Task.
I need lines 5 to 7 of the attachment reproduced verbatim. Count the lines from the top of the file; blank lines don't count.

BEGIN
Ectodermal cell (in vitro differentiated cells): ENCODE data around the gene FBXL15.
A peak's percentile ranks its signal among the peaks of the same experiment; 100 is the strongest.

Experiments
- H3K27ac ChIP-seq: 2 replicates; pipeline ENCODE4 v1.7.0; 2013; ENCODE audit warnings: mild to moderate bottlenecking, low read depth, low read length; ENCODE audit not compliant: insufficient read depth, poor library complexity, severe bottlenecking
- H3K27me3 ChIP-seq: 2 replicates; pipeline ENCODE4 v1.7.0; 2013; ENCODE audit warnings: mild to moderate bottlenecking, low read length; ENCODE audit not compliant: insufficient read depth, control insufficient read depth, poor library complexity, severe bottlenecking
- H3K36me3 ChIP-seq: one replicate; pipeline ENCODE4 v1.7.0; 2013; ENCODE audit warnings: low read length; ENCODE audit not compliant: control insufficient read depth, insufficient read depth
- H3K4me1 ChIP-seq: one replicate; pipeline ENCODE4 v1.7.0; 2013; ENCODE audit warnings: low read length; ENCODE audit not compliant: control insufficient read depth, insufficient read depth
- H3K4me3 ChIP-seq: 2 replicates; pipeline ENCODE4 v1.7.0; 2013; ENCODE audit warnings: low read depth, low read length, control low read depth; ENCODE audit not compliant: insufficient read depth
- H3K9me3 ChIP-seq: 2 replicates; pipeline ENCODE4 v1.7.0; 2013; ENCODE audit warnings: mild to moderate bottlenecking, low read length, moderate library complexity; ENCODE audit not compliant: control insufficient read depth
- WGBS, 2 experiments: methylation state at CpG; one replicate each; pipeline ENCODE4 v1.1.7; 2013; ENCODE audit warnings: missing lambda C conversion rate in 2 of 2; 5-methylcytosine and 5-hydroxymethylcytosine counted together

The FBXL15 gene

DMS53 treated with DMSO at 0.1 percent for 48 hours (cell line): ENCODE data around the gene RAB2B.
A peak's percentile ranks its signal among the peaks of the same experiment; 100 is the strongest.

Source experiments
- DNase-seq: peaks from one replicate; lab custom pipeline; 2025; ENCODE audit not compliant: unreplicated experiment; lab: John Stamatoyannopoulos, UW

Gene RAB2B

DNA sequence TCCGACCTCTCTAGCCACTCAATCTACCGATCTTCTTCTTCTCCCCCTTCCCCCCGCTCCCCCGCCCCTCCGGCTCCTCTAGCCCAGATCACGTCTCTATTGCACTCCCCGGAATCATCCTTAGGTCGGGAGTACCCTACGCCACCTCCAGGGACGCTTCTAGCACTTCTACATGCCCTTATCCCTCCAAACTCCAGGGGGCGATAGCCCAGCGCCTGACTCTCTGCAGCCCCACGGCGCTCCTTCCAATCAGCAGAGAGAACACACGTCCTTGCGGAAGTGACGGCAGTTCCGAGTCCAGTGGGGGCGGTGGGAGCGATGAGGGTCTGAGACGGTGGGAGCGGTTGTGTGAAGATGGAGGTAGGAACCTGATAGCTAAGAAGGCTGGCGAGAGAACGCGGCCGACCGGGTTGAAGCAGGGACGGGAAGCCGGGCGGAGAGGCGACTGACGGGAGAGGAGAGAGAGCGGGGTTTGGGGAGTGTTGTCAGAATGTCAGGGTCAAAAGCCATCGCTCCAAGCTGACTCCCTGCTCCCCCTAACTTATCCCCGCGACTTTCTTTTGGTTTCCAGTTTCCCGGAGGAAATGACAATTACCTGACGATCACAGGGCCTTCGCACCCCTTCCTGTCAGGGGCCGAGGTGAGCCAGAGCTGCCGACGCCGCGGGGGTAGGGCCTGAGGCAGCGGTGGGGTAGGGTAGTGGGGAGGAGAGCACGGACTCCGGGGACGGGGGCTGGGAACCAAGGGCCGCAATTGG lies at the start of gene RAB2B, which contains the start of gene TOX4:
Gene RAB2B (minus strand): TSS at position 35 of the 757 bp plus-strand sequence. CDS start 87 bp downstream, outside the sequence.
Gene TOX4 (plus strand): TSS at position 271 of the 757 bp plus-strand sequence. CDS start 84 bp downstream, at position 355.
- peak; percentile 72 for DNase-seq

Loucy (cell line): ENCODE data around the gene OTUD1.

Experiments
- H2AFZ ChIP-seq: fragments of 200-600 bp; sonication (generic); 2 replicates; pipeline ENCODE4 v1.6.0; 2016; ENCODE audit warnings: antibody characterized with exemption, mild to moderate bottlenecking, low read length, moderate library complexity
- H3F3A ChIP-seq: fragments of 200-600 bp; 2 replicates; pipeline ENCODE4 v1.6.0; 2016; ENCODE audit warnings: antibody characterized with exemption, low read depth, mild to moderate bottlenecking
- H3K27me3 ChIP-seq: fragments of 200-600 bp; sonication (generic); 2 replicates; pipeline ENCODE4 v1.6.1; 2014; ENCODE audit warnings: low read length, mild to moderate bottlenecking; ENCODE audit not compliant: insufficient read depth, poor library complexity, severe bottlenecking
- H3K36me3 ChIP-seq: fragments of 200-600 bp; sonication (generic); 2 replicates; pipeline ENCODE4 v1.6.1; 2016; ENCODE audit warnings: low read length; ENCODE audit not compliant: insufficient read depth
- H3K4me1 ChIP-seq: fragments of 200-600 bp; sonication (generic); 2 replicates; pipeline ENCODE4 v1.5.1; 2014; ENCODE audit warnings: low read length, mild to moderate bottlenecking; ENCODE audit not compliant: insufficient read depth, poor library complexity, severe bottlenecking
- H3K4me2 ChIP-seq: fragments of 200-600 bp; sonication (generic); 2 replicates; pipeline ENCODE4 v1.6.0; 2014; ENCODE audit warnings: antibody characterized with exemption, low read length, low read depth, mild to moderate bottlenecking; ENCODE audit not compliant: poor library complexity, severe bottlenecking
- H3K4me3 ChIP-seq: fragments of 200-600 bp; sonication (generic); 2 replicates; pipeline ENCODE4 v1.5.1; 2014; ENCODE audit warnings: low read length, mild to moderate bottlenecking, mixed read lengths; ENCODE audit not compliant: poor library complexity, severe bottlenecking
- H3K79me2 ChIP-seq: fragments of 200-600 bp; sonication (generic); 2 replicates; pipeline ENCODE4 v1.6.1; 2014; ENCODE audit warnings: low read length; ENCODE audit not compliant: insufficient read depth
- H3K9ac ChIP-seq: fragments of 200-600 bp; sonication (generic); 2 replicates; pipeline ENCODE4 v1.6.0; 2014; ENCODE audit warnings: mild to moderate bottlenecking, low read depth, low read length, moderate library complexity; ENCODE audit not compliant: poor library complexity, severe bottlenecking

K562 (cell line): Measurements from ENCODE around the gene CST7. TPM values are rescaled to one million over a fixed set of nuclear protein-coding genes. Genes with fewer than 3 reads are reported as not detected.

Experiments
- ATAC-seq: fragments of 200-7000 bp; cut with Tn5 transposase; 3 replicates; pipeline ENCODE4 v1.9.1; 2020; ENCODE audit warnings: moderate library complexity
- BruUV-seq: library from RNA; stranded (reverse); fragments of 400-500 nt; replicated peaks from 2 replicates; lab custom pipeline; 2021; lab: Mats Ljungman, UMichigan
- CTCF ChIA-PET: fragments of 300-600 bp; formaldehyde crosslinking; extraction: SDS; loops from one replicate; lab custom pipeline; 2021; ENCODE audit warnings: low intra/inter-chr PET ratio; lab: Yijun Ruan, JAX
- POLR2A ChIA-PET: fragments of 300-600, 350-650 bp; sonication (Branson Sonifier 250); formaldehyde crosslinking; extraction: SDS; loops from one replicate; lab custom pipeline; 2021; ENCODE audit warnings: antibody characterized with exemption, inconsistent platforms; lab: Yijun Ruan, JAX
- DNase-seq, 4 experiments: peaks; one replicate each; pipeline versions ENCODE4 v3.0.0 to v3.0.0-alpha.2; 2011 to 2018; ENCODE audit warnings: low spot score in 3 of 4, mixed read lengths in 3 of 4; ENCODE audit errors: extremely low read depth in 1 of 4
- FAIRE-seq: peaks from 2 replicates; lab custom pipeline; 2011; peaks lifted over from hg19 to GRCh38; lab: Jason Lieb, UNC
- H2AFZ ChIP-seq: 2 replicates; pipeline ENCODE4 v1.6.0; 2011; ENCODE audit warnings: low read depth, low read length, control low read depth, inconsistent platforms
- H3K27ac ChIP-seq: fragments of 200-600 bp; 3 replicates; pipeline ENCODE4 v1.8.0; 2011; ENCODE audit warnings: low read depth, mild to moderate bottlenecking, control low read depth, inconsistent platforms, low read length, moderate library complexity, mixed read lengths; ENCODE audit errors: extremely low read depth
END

- H3K27me3 ChIP-seq: 2 replicates; pipeline ENCODE4 v1.7.0; 2013; ENCODE audit warnings: mild to moderate bottlenecking, low read length; ENCODE audit not compliant: insufficient read depth, control insufficient read depth, poor library complexity, severe bottlenecking
- H3K36me3 ChIP-seq: one replicate; pipeline ENCODE4 v1.7.0; 2013; ENCODE audit warnings: low read length; ENCODE audit not compliant: control insufficient read depth, insufficient read depth
- H3K4me1 ChIP-seq: one replicate; pipeline ENCODE4 v1.7.0; 2013; ENCODE audit warnings: low read length; ENCODE audit not compliant: control insufficient read depth, insufficient read depth